National Resources

Phenology and physiology

Dr Gretta Pecl and Dr Zoe Doubleday.

Climate change can alter the timing (phenology) of life cycle events and the physiology of an organism: impacting a species' reproduction, behaviour, feeding, interactions and where they live.

Changes to the timing of life cycle events (phenology)

Phenology is a term used to describe the timing of life cycle events such as spawning or migrations. Often these cycles and events have evolved under very specific conditions and are triggered by changes in the natural environment, such as day length or seasonal temperature variations.

Ecosystems are very complex and there are many different interactions and links between species (such as predator/prey, competition for shelter and food). We need to develop a better understanding of how climate change is influencing the timing (phenology) of ecological events and changing the interactions between species. And how adaptive species and their broader ecosystems are to these changes.

For example, two studies have shown:

- The egg-laying dates of Little Penguins in Bass Strait are earlier in warmer years.

- The timing of peak rock lobster puerulus (juvenile) settlement has shifted to later in the year (from July to October).

Phenological changes are difficult to detect in marine species and little information exists in Australia.

Physiological responses

All marine organisms live within an optimal range of parameters, such as temperature and pH, for which their physiology is adapted. Changes to such parameters can cause changes to vital physiological processes such as growth and reproduction. For example, the optimum growth temperature for southern rock lobster larvae (stage III phyllosoma – rock lobsters have 11 different life stages!) is around 20 °C. If the temperature of the water was to reach 21.5 °C they would be unable to adapt to this increase and would not survive.

However, some species may thrive under the new conditions and their physiological response may be to become more abundant or to grow faster. For example within the upper regions of the oceans all over the world are tiny plants and animals that cannot be seen with the naked eye. This sea soup - known as plankton - can be subdivided into zooplankton (animals) and phytoplankton (plants). These tiny creatures are very susceptible to climatic changes and the nutrient levels within the waters they live and are likely to become so abundant under certain conditions that they can be seen floating on the water as a toxic ‘bloom’.

For example 'red tides' of Noctiluca, a type of zooplankton, sometimes form a reddish bloom in waters around Australia’s coastlines where well-mixed warm waters and high nutrient levels may encourage their growth.  But increasingly, there are documented cases of these red tides in Tasmania in response to a combination of increased nutrient loads and warming waters off the east coast of Tasmania. The changes to Noctiluca and other zooplankton species are very important and the role of zooplankton in the environment is not to be underestimated.  Scientists are predicting that zooplankton will play a vital role in climate change science by acting as 'indicator species' for climate change impacts. That is, zooplankton may just be the oceans early warning system that changes are occurring.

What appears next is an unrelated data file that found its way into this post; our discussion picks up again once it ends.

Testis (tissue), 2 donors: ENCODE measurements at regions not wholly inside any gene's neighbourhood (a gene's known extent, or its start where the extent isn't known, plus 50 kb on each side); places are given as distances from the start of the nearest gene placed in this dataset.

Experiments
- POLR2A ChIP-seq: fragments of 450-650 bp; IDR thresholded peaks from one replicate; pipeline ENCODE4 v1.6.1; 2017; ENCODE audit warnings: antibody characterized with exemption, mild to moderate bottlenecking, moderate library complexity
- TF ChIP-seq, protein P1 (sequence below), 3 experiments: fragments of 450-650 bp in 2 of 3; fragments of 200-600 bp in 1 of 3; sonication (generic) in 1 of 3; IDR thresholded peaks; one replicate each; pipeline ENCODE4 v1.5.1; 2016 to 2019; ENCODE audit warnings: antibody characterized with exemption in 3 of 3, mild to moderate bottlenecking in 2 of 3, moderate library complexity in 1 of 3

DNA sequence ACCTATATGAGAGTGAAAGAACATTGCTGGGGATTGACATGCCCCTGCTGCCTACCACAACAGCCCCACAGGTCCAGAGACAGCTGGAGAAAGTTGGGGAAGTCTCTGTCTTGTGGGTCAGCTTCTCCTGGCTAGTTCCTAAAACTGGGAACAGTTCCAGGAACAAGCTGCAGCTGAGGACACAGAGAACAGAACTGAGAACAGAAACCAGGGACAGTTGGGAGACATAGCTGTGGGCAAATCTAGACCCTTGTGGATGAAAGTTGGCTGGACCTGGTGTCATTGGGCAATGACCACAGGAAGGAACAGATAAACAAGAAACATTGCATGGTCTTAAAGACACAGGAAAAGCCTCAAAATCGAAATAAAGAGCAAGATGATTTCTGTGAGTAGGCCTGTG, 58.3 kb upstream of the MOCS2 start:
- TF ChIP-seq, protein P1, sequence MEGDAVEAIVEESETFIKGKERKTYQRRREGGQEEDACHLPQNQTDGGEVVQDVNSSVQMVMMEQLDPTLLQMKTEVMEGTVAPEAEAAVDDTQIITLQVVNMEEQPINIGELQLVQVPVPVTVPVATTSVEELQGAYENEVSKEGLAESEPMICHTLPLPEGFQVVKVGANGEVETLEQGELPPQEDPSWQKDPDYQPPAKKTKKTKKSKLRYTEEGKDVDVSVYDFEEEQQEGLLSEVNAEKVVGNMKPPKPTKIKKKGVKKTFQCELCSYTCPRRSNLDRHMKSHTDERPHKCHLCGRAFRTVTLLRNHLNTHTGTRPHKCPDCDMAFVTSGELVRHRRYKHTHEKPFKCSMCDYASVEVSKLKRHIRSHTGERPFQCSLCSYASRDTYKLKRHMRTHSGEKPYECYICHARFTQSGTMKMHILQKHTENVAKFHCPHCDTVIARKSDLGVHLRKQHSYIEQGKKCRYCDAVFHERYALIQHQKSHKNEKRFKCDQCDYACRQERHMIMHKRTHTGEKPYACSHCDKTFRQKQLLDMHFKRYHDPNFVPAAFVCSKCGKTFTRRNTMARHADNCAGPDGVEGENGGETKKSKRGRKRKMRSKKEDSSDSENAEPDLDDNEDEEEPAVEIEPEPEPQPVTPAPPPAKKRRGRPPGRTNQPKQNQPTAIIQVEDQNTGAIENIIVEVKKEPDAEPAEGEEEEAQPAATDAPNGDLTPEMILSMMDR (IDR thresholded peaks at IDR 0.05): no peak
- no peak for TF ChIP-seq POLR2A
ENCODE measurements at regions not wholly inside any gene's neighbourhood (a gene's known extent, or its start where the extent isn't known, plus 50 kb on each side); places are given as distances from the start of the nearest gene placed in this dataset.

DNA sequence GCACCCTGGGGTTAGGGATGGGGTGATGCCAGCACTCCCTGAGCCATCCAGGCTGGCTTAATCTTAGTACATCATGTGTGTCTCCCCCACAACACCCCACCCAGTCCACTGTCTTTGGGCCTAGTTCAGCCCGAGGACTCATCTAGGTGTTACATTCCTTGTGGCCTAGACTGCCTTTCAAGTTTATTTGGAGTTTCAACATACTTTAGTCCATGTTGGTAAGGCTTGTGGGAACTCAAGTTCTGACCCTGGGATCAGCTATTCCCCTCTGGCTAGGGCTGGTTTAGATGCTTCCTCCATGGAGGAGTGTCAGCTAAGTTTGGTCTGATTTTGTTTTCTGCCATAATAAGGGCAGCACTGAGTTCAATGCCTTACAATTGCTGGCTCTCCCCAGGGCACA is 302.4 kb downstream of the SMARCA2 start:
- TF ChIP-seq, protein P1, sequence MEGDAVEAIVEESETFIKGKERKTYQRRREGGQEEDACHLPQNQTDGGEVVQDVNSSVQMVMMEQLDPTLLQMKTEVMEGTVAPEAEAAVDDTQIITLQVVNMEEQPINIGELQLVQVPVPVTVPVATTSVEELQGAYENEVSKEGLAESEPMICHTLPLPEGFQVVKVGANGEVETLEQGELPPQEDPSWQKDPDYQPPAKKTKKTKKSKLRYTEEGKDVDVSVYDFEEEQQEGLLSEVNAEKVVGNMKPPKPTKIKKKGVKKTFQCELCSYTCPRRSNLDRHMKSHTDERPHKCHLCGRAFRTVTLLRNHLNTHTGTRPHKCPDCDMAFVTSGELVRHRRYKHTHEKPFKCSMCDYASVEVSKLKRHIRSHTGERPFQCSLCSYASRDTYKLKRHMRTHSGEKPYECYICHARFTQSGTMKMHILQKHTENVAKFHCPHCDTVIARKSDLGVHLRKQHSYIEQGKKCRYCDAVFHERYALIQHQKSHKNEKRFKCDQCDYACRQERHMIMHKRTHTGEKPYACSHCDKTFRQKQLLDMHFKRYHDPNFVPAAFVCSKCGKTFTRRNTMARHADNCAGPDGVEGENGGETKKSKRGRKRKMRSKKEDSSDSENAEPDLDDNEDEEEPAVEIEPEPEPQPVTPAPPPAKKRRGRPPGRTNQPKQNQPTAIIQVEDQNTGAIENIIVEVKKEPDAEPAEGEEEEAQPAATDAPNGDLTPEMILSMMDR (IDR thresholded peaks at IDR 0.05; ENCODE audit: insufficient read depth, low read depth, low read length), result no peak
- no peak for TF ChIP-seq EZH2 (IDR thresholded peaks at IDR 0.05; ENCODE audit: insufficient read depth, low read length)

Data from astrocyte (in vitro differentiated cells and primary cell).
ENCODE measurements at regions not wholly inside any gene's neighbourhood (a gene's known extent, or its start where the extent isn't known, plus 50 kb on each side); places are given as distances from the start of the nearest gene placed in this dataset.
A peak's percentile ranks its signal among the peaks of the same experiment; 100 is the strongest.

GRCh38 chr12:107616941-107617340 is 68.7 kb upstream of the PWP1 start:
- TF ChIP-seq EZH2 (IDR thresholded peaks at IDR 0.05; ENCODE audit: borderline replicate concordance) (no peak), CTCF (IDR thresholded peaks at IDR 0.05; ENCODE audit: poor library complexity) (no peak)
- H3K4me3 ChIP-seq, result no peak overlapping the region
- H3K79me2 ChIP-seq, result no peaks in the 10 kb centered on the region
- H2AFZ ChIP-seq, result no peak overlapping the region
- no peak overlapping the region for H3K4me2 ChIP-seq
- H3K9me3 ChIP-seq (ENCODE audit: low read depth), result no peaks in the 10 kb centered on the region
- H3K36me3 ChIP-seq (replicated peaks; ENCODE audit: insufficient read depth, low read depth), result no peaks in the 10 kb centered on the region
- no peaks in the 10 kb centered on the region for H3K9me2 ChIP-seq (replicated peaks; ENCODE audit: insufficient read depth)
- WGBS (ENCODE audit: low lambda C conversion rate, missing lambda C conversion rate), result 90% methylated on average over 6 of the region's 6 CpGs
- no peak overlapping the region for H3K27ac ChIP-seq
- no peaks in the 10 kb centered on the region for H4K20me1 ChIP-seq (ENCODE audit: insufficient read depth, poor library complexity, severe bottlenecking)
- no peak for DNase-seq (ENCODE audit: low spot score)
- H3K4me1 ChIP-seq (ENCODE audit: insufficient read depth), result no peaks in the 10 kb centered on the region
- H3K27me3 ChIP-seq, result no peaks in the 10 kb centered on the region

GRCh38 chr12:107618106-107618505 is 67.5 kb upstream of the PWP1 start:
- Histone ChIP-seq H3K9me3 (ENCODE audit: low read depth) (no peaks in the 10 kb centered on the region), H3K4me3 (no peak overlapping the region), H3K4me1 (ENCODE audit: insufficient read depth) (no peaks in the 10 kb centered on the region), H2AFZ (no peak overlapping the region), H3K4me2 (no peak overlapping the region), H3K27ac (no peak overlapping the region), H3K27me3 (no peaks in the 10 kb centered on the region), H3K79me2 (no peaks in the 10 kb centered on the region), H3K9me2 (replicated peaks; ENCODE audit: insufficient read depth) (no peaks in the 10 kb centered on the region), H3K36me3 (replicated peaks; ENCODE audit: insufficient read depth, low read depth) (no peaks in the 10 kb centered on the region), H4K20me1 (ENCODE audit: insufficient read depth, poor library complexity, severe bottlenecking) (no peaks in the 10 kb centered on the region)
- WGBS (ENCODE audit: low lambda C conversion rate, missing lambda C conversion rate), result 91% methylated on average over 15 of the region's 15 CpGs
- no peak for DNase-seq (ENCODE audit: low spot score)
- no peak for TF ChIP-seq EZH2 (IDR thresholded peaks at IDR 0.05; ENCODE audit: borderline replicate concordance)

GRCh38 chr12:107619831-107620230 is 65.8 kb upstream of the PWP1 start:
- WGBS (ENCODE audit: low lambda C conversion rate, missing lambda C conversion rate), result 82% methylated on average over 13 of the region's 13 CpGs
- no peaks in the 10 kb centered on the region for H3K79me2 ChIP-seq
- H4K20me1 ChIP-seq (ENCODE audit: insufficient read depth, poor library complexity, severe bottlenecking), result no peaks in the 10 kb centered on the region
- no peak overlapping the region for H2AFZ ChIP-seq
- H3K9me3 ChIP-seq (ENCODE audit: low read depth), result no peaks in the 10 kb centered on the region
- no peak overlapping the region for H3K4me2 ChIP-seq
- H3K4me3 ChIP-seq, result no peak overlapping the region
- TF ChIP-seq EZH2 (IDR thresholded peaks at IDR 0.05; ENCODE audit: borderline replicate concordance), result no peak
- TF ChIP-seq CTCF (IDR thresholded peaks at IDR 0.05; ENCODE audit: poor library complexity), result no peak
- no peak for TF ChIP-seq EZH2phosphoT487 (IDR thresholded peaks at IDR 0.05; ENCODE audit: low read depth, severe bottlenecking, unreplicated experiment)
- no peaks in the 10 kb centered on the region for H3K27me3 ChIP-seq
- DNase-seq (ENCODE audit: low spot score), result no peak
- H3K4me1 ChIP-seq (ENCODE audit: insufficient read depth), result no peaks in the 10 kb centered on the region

(Edited by Yvette Barry)


Hobday, A., T.A. Okey, E.S. Poloczanska, T.J. Kunz, and A.J. Richardson. (eds).(2006).
Impacts of climate change on Australian marine life. Report to the Australian Greenhouse
. Canberra, Australia.

Hallegraeff, G, Hosia, W, Knuckey R, Wilkinson C. (2008) Recent Range expansion of the red-tide dinoflagellate Noctiluca scintillans in Australian Coastal Waters. IOC-UNESCO Harmful Algae Newsletter 38:10-11.
Pecl G, Frusher S, Gardner C, Haward M, Hobday A, Jennings S, Nursey-Bray M, Punt A, Revill H, van Putten I (2009). East coast, Tasmania – an assessment of climate change impacts on east coast rock lobster productivity, interactions with fisheries management and flow-on effects to local communities. Case study to support a ‘first pass’ National Climate Change Coastal Vulnerability Assessment (NCVA). Report to the Department of Climate Change, Australia. April 2009.

Poloczanska ES, Babcock RC, Butler A, Hobday AJ, Hoegh-Guldberg O, Kunz TJ, Matear R, Milton D, Okey TA, Richardson AJ (2007) Climate change and Australian marine life. Oceanography and Marine Biology Annual Review, 45, 409–480.

Richardson J A Impacts of Climate change on zooplankton in Hobday, A., T.A. Okey, E.S. Poloczanska, T.J. Kunz, and A.J. Richardson. (eds).(2006). Impacts of climate change on Australian marine life. Part C: Literature Review Report to the Australian Greenhouse Office. Canberra, Australia.

Swadling, K.M., Slotwinski, A.S., Ritz, D.A., Gibson, J.A.E., and Hosie, G.W. 2008 Guide to the marine zooplankton of south eastern Australia. Version 1.0 June 2008

Noctiluca scintillans is a plankton that survives by ingesting ready-made organic matter in its environment rather than synthesizing its own energy as plants do (Image: Anita Slotwinski).

A Noctiluca bloom: Mostly restricted to temperate, subtropical and tropical coastal waters. This tiny species produces pinkish coloured water when it blooms in Australian waters (Image: Marshall & Hallegraeff, UTAS)

A five-centimetre juvenile southern rock lobster. Such puerulus larvae spend most of the time swimming in the ocean before settling onto rocky seafloor and turning into a young lobster. The peak timing of rock lobster larvae settlement may be shift

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